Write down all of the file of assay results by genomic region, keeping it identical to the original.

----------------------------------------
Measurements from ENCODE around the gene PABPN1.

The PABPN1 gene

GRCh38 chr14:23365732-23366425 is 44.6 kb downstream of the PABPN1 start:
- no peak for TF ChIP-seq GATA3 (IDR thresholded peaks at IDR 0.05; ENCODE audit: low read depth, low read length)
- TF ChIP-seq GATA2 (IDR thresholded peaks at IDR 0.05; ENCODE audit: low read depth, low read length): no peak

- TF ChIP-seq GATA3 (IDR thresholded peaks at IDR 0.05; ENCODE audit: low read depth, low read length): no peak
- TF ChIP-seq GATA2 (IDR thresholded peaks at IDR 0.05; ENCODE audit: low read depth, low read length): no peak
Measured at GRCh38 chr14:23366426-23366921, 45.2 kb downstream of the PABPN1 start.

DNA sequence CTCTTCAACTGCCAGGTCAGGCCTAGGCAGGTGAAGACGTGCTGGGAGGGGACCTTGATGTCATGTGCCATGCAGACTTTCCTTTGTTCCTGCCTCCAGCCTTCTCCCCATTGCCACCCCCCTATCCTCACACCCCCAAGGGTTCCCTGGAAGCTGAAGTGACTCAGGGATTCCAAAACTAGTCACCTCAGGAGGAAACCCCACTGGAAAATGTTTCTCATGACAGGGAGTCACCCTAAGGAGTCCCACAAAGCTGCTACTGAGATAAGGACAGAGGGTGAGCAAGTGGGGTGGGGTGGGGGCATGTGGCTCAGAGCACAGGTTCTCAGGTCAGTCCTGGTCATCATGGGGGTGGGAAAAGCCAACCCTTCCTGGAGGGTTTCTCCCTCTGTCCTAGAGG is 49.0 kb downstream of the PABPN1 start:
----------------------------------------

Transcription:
Measurements from ENCODE around the gene PABPN1.

The PABPN1 gene

GRCh38 chr14:23365732-23366425 is 44.6 kb downstream of the PABPN1 start:
- no peak for TF ChIP-seq GATA3 (IDR thresholded peaks at IDR 0.05; ENCODE audit: low read depth, low read length)
- TF ChIP-seq GATA2 (IDR thresholded peaks at IDR 0.05; ENCODE audit: low read depth, low read length): no peak

- TF ChIP-seq GATA3 (IDR thresholded peaks at IDR 0.05; ENCODE audit: low read depth, low read length): no peak
- TF ChIP-seq GATA2 (IDR thresholded peaks at IDR 0.05; ENCODE audit: low read depth, low read length): no peak
Measured at GRCh38 chr14:23366426-23366921, 45.2 kb downstream of the PABPN1 start.

DNA sequence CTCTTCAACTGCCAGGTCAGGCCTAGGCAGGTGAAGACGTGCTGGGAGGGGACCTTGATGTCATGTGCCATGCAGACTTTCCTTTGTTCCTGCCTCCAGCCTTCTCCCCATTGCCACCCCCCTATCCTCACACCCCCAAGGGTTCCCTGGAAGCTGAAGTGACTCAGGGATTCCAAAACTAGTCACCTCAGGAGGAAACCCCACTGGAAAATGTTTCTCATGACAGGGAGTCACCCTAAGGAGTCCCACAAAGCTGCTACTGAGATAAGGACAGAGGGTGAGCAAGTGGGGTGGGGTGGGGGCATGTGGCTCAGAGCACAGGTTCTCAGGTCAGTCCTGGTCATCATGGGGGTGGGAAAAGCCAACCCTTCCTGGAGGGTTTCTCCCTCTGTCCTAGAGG is 49.0 kb downstream of the PABPN1 start: